Slow inotropic response of intact left ventricle to sudden dilation critically depends on a myocardial dialysable factor
Tucci, Paulo J. F.
Faber, Cristiano N.
Santos, Leonardo dos
Antonio, Ednei L.
Is part ofClinical and Experimental Pharmacology and Physiology
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1. Slow inotropic response following a sudden myocardium stretch seems to be an autocrine/paracrine mechanism the basis of which is not yet completely defined.2. We compared the canine left ventricle (LV) response to sudden dilation when the LV was supported by the arterial blood of a support dog with when it was supported by an oxygenator + haemodialyser system.3. A slow inotropic response (SIR) after dilation was seen in all six hearts supported by the donor dog, attaining 87 +/- 6% of immediate increase, whereas a mere 10% SIR occurred in only one out of seven hearts maintained by the oxygenator + haemodialyser.4. These results indicate that SIR genesis involves one or more renewable components essential to the intracellular calcium gain elicited by stretch.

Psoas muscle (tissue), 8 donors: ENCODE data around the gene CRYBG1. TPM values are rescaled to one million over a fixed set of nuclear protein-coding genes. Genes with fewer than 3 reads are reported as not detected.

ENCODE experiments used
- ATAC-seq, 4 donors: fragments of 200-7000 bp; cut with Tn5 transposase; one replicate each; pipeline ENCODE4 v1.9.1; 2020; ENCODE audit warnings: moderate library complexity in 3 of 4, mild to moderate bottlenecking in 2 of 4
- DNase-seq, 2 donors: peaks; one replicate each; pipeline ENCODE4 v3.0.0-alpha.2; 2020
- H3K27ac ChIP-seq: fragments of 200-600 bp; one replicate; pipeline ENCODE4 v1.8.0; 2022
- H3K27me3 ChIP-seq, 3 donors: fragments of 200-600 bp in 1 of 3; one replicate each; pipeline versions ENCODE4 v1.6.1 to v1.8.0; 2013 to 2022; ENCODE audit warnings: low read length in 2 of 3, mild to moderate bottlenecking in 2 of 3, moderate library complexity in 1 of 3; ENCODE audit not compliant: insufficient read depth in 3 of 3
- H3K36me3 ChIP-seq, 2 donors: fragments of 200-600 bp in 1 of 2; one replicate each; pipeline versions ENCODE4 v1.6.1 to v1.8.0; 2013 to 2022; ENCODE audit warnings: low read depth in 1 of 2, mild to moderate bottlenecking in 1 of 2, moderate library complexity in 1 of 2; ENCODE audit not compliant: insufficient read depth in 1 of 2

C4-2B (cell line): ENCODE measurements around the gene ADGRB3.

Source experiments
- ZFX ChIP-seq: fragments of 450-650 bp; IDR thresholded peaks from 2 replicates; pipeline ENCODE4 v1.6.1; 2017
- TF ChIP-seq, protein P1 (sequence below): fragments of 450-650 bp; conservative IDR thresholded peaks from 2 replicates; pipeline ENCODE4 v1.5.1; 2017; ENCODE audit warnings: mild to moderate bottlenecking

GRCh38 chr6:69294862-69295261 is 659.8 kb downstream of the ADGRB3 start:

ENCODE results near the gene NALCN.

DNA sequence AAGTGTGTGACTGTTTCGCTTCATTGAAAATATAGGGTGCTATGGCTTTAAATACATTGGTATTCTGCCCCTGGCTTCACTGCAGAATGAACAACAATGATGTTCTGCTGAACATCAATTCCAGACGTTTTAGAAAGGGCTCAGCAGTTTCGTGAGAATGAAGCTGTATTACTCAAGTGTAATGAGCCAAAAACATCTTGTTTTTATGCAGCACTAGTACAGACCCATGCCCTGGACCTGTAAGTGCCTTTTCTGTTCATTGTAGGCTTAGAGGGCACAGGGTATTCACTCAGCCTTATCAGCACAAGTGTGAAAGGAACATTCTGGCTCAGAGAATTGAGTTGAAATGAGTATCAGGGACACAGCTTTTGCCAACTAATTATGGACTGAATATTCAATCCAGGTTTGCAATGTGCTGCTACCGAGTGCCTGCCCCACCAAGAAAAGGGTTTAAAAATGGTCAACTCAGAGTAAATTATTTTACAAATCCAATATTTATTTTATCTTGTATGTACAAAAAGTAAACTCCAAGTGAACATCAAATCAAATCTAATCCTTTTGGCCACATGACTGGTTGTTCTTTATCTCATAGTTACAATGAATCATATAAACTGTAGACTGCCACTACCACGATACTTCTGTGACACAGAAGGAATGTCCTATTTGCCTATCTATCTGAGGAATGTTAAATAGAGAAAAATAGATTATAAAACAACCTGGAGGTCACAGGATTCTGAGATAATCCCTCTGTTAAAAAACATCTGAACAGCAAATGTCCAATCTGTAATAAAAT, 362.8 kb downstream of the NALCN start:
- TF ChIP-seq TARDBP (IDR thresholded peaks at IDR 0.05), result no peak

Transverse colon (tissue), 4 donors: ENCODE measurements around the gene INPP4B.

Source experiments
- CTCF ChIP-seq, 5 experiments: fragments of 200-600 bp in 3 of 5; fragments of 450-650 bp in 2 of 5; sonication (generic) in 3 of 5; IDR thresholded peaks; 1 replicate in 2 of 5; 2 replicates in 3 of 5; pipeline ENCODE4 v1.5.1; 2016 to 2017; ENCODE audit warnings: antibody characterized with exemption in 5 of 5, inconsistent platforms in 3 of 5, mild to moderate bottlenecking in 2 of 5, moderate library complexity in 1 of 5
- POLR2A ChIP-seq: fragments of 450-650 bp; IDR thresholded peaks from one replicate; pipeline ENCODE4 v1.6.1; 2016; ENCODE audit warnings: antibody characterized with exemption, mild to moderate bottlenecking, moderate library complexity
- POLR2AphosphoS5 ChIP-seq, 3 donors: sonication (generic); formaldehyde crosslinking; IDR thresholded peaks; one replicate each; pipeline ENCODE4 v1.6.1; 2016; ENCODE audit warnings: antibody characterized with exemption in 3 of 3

CitationClinical and Experimental Pharmacology and Physiology. Oxford: Blackwell Publishing, v. 34, n. 5-6, p. 515-516, 2007.
slow force response
sudden ventricular dilation
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